ISU Mulling Radical Changes

ISU looking to revamp point values of quads and other technical elements; possibly change the competition format completely in the future.

We already knew some changes were coming after the Olympics, and not some good ones. But now it looks like the International Skating Union may truly be going crazy.

At the beginning of this week, Fabio Bianchetti, chair of the ISU’s Single & Pair Skating Committee, caused quite a stir in the skating world when he talked about some of the rules he thinks might be implemented by the ISU Congress this summer. He mainly discussed two types of possible changes, one of which would go into effect in the post-Olympic season, the other of which would more likely happen after 2022.

The first kind is the more straightforward kind: reducing the value of the hard jumps. During the last season, men’s skating especially became about the hard quadruple jumps, and even those skaters that didn’t have much besides those quads became impossible to beat for those that didn’t have them. That’s obviously reduced the value of everything else that makes the sport good, especially artistry. When rotating quads gives too many points to even those who fall on them, that just makes the whole problem worse.

Therefore, a proposal is on the table to reduce the value of all quads and even the triple axel jump. One decision the ISU has already made, effective next season, is to increase the range of Grade of Execution marks. Currently judges give each technical element a GOE mark that ranges from -3 to +3. That’ll be from -5 to +5. This in theory would help the judges differentiate more between well and poorly done elements. It may not be as easy, however, to get them to actually use this new freedom wisely.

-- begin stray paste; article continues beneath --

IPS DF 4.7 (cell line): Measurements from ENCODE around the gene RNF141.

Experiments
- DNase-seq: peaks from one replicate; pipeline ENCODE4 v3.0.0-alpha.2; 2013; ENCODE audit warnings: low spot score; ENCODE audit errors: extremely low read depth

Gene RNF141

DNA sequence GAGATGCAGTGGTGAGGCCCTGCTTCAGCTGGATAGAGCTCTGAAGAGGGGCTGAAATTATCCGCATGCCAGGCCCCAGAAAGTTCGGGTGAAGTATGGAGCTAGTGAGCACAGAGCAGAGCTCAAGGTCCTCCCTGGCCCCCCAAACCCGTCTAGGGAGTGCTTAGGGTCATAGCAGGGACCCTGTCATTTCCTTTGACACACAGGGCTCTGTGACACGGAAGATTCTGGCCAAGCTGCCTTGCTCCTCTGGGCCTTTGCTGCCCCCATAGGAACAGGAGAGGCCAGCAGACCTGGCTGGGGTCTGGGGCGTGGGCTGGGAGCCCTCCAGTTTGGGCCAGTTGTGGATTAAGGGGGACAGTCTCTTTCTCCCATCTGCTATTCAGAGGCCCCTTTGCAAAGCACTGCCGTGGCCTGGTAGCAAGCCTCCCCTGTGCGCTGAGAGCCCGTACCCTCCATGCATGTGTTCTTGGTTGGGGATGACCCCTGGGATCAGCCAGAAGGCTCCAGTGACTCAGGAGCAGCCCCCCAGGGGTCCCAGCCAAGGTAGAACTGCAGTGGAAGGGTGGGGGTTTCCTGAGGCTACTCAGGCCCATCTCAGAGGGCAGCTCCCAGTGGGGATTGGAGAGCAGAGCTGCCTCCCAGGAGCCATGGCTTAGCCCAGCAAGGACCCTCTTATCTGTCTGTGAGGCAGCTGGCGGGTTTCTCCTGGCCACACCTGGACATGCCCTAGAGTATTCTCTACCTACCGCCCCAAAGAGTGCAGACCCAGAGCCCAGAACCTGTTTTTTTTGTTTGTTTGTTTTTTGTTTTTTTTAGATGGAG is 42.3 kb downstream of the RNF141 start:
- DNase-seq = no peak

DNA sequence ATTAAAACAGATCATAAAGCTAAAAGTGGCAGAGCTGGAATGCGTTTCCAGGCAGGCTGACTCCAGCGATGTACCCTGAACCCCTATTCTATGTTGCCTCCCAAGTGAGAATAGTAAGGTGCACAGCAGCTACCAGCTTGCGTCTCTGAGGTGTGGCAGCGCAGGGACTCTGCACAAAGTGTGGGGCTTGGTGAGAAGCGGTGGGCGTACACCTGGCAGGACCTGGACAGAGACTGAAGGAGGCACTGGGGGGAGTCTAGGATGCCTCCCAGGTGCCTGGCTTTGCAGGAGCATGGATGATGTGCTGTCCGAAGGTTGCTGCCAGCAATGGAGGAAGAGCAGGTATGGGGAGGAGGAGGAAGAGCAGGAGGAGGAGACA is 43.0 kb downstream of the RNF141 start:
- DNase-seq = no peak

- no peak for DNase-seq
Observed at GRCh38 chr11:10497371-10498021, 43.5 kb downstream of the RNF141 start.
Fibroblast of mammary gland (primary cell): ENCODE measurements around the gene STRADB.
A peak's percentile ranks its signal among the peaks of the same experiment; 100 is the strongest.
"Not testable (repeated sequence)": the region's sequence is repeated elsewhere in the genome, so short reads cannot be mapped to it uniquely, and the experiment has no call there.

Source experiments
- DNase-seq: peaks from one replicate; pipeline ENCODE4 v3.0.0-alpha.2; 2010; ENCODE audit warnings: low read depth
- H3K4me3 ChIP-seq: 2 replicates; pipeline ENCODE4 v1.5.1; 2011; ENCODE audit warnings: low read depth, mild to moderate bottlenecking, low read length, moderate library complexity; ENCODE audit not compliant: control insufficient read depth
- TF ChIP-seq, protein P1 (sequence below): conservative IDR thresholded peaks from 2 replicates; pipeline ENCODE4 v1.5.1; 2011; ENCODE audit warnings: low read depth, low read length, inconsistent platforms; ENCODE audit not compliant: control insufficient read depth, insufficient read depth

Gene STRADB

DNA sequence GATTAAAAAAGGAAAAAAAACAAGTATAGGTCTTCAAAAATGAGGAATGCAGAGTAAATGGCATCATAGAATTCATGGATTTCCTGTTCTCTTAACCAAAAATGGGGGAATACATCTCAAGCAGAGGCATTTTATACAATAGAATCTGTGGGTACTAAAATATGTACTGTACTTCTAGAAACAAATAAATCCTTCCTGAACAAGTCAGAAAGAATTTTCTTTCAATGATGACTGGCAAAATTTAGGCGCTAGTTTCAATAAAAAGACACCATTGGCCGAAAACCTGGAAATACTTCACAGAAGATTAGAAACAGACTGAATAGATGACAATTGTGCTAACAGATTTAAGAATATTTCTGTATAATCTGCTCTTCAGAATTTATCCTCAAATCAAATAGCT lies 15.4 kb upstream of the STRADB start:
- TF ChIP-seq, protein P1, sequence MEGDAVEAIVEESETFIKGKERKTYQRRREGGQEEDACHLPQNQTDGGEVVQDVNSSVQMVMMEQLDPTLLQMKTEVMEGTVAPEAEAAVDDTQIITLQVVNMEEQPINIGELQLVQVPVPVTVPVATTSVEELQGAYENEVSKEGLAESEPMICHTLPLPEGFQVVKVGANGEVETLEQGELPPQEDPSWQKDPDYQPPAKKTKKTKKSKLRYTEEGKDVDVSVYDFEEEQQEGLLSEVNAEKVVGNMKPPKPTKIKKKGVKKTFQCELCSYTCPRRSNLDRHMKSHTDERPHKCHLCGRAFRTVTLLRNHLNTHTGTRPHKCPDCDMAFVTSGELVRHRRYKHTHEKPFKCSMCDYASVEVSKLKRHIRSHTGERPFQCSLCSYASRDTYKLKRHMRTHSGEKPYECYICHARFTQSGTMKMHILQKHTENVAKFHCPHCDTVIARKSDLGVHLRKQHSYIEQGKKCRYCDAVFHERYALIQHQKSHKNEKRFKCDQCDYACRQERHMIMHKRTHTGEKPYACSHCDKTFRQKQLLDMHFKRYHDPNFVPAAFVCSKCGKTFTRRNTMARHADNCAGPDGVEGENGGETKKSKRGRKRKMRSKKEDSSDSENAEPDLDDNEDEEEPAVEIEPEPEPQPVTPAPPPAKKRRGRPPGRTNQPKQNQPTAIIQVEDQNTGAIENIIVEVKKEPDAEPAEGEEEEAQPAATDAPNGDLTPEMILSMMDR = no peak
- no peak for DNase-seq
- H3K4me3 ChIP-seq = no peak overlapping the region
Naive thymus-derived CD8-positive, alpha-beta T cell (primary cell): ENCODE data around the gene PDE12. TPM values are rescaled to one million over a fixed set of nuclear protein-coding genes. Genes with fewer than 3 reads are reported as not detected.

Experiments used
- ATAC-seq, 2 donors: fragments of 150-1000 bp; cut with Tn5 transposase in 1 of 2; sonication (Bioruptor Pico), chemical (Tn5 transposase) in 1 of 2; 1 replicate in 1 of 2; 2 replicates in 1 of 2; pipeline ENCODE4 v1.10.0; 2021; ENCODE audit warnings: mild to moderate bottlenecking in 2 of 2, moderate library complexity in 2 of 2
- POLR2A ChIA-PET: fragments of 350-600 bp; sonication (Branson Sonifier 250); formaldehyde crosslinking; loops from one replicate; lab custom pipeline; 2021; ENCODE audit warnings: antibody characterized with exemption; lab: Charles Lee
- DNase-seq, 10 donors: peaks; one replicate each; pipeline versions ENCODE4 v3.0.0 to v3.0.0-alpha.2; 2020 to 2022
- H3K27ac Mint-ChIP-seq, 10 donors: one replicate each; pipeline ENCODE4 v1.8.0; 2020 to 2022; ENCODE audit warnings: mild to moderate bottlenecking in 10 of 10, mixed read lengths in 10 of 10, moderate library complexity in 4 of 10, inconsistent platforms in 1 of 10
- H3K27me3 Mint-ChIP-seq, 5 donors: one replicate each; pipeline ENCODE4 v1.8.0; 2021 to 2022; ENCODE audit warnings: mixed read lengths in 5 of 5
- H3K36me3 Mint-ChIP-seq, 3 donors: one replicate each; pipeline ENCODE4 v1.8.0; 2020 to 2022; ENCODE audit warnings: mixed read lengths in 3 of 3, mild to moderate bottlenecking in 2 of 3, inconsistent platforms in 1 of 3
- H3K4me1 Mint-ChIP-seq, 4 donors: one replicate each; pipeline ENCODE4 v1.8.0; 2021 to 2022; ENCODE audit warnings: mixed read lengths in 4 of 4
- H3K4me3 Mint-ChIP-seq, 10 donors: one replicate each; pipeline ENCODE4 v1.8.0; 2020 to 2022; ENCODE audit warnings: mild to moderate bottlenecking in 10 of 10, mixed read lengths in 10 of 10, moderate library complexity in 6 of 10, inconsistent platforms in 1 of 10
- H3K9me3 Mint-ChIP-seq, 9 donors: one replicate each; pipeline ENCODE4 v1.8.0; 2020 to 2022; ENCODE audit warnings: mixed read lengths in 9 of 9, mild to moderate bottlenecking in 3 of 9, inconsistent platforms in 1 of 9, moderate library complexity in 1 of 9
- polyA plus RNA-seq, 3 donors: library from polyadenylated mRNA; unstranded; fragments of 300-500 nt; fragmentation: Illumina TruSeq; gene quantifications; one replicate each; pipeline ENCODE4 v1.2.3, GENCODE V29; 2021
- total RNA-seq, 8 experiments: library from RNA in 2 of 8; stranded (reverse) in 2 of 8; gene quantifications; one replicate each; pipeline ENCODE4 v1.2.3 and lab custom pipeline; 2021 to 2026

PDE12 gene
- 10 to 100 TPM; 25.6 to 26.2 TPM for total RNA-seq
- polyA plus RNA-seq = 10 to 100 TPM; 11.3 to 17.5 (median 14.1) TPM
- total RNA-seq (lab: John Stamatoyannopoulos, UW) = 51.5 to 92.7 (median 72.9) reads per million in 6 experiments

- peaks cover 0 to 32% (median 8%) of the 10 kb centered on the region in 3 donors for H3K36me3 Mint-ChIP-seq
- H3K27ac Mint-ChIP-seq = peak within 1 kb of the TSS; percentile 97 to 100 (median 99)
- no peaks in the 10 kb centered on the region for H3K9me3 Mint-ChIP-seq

One problem skating’s suffered from the old 6.0 era onwards is judges not really using the marks to reflect what was done on the ice, but marking skaters in a “corridor,” a scoring range that will cause them to finish where they were already expected to finish. Bianchetti may talk about making the presentation scores more value, but what he’s leaving out is that most judges don’t seem to know what they’re even judging for the presentation marks, and so typically fall back on the “corridor.” Particularly bad has been the giving of overly generous presentation scores to skaters who land more quads.

And while Bianchetti talks up making the artistry more valuable, the other big change set to take place undermines that. Starting next season, the men and pairs will going down to four minute free programs, while the men lose a jumping pass. Which would have only taken them five seconds or so, meaning they’ll lose over twenty seconds of choreography. Whatever anyone’s trying to claim, that was almost certainlly only done to make competitions shorter, and the artistry of programs will in fact suffer for it.